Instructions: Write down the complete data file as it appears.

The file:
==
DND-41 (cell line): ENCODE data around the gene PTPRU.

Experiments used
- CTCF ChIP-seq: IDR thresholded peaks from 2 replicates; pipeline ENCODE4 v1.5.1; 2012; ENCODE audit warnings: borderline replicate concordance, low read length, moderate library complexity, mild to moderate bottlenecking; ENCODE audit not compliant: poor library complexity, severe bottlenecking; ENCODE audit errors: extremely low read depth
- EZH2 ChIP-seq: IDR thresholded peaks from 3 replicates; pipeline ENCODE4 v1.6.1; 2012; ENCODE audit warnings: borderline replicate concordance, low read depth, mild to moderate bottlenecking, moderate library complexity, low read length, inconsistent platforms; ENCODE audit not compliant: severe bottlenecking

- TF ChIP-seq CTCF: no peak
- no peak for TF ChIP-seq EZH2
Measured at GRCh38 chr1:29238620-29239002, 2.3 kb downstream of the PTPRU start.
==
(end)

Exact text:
DND-41 (cell line): ENCODE data around the gene PTPRU.

Experiments used
- CTCF ChIP-seq: IDR thresholded peaks from 2 replicates; pipeline ENCODE4 v1.5.1; 2012; ENCODE audit warnings: borderline replicate concordance, low read length, moderate library complexity, mild to moderate bottlenecking; ENCODE audit not compliant: poor library complexity, severe bottlenecking; ENCODE audit errors: extremely low read depth
- EZH2 ChIP-seq: IDR thresholded peaks from 3 replicates; pipeline ENCODE4 v1.6.1; 2012; ENCODE audit warnings: borderline replicate concordance, low read depth, mild to moderate bottlenecking, moderate library complexity, low read length, inconsistent platforms; ENCODE audit not compliant: severe bottlenecking

- TF ChIP-seq CTCF: no peak
- no peak for TF ChIP-seq EZH2
Measured at GRCh38 chr1:29238620-29239002, 2.3 kb downstream of the PTPRU start.